We further demonstrate that CD11b expression is also involved in BCR repertoire selection and diversity. The IgG repertoires of CD11b+ PCs were less diverse than CD11b PCs and were dominated by more highly abundant clones. This suggests that loss of CD11b on autoreactive B cells may lead to a lack of regulatory constraint, limiting the specific selection of particular Ab clones, leading to more diverse repertoire, consistent with our overall conclusion that CD11b is a negative regulator of BCR signaling. This also suggests that CD11b not only regulates the magnitude of Ab production but also impacts on the quality of Ab production via influence on the selection of particular Ab clones. This is important given the fact that protective Abs are critical in eliminating pathogens, while pathogenic autoantibodies promote disease pathogenesis. Understanding how CD11b regulates B cell activation and differentiation in health and disease may provide a novel target for the treatment of infectious diseases and autoimmune disorders.

This work was supported by Department of Health and Human Services (HHS), National Institutes of Health (NIH), National Institute of Allergy and Infectious Diseases (NIAID) grants R21AI124235 and AI124081. C.D., D.T., C.T.W., and J.Y. were supported in part by HHS, NIH, National Institute of General Medical Sciences (NIGMS) grant P20 GM135004.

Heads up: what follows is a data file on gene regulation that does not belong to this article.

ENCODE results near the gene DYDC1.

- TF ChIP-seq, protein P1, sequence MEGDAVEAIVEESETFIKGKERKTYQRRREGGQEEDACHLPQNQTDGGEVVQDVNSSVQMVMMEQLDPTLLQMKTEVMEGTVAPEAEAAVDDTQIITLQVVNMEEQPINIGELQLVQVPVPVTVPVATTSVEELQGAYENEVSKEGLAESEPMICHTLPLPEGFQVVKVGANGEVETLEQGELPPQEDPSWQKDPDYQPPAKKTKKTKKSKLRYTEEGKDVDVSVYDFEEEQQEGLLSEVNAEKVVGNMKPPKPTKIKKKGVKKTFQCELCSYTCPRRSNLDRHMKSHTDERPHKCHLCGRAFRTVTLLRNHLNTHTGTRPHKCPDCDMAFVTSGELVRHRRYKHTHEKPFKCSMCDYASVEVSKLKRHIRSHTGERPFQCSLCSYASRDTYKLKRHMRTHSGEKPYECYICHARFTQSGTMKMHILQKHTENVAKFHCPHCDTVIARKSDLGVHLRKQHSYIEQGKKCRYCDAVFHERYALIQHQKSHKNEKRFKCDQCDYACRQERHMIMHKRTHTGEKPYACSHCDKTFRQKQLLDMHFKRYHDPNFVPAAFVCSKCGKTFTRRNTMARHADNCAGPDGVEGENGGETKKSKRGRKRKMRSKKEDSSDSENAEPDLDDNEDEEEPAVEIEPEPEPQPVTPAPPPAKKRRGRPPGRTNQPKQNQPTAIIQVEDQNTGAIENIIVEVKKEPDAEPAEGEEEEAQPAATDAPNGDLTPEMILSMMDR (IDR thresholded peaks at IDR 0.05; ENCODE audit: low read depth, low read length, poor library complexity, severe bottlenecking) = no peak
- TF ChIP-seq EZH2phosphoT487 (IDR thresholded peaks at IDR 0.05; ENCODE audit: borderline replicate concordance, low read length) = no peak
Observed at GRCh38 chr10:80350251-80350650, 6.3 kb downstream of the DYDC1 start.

The sequences presented in this article have been submitted to the Sequence Read Archive BioProject under accession number PRJNA706399.

The online version of this article contains supplemental material.

Abbreviations used in this article

BM

bone marrow

Cat. No.

catalog number

CGG

chicken γ globulin conjugate

cKO

conditional knockout

FO

follicular

GC

germinal center

IGHV

IgH variable

KO

knockout

LN

lymph node

MZ

marginal zone

NP

4-hydroxy-3-nitrophenylacetyl

PC

plasma cell

RDI

repertoire dissimilarity index

SHIP-1

Src homology domain-containing inositol polyphosphate 5-phosphotase 1

SHP-1

SH-2-containing protein tyrosine phosphatase 1

Tg

transgenic

WT

wild-type

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The authors have no financial conflicts of interest.

Supplementary data